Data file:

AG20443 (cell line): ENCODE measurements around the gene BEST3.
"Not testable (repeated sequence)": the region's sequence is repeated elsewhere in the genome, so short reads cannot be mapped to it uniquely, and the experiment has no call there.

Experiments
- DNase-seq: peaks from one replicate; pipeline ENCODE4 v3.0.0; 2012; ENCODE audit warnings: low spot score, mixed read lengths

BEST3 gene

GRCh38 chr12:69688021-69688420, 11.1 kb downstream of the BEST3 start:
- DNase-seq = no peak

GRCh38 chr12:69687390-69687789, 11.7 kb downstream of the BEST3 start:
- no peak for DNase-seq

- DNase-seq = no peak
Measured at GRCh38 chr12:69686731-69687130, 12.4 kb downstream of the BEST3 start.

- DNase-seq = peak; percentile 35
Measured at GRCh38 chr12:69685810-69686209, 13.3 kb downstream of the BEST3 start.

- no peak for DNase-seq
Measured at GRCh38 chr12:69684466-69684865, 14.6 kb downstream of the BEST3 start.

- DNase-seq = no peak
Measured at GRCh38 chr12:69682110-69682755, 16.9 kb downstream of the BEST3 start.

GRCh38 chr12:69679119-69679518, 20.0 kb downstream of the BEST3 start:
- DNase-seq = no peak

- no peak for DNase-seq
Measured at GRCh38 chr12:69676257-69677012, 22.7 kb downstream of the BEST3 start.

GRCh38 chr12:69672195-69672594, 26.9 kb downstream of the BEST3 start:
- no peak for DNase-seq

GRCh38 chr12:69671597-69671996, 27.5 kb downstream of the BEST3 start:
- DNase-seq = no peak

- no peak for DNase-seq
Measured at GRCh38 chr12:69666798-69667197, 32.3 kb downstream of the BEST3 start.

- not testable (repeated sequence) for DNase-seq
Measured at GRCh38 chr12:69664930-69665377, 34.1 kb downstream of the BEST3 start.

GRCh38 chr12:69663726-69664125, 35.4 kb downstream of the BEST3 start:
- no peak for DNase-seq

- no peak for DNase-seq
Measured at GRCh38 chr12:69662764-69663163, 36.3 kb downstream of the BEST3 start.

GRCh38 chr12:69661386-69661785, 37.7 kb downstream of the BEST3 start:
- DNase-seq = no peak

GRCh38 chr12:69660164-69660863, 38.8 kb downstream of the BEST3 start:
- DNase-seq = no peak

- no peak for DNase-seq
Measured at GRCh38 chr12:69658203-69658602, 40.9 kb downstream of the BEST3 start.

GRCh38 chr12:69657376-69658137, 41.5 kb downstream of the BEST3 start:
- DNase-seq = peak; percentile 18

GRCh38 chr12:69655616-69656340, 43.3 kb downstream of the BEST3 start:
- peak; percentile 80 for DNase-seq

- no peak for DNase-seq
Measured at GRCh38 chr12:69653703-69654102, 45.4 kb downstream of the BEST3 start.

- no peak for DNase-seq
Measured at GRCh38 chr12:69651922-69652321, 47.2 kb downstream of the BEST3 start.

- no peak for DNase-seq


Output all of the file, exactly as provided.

AG20443 (cell line): ENCODE measurements around the gene BEST3.
"Not testable (repeated sequence)": the region's sequence is repeated elsewhere in the genome, so short reads cannot be mapped to it uniquely, and the experiment has no call there.

Experiments
- DNase-seq: peaks from one replicate; pipeline ENCODE4 v3.0.0; 2012; ENCODE audit warnings: low spot score, mixed read lengths

BEST3 gene

GRCh38 chr12:69688021-69688420, 11.1 kb downstream of the BEST3 start:
- DNase-seq = no peak

GRCh38 chr12:69687390-69687789, 11.7 kb downstream of the BEST3 start:
- no peak for DNase-seq

- DNase-seq = no peak
Measured at GRCh38 chr12:69686731-69687130, 12.4 kb downstream of the BEST3 start.

- DNase-seq = peak; percentile 35
Measured at GRCh38 chr12:69685810-69686209, 13.3 kb downstream of the BEST3 start.

- no peak for DNase-seq
Measured at GRCh38 chr12:69684466-69684865, 14.6 kb downstream of the BEST3 start.

- DNase-seq = no peak
Measured at GRCh38 chr12:69682110-69682755, 16.9 kb downstream of the BEST3 start.

GRCh38 chr12:69679119-69679518, 20.0 kb downstream of the BEST3 start:
- DNase-seq = no peak

- no peak for DNase-seq
Measured at GRCh38 chr12:69676257-69677012, 22.7 kb downstream of the BEST3 start.

GRCh38 chr12:69672195-69672594, 26.9 kb downstream of the BEST3 start:
- no peak for DNase-seq

GRCh38 chr12:69671597-69671996, 27.5 kb downstream of the BEST3 start:
- DNase-seq = no peak

- no peak for DNase-seq
Measured at GRCh38 chr12:69666798-69667197, 32.3 kb downstream of the BEST3 start.

- not testable (repeated sequence) for DNase-seq
Measured at GRCh38 chr12:69664930-69665377, 34.1 kb downstream of the BEST3 start.

GRCh38 chr12:69663726-69664125, 35.4 kb downstream of the BEST3 start:
- no peak for DNase-seq

- no peak for DNase-seq
Measured at GRCh38 chr12:69662764-69663163, 36.3 kb downstream of the BEST3 start.

GRCh38 chr12:69661386-69661785, 37.7 kb downstream of the BEST3 start:
- DNase-seq = no peak

GRCh38 chr12:69660164-69660863, 38.8 kb downstream of the BEST3 start:
- DNase-seq = no peak

- no peak for DNase-seq
Measured at GRCh38 chr12:69658203-69658602, 40.9 kb downstream of the BEST3 start.

GRCh38 chr12:69657376-69658137, 41.5 kb downstream of the BEST3 start:
- DNase-seq = peak; percentile 18

GRCh38 chr12:69655616-69656340, 43.3 kb downstream of the BEST3 start:
- peak; percentile 80 for DNase-seq

- no peak for DNase-seq
Measured at GRCh38 chr12:69653703-69654102, 45.4 kb downstream of the BEST3 start.

- no peak for DNase-seq
Measured at GRCh38 chr12:69651922-69652321, 47.2 kb downstream of the BEST3 start.

- no peak for DNase-seq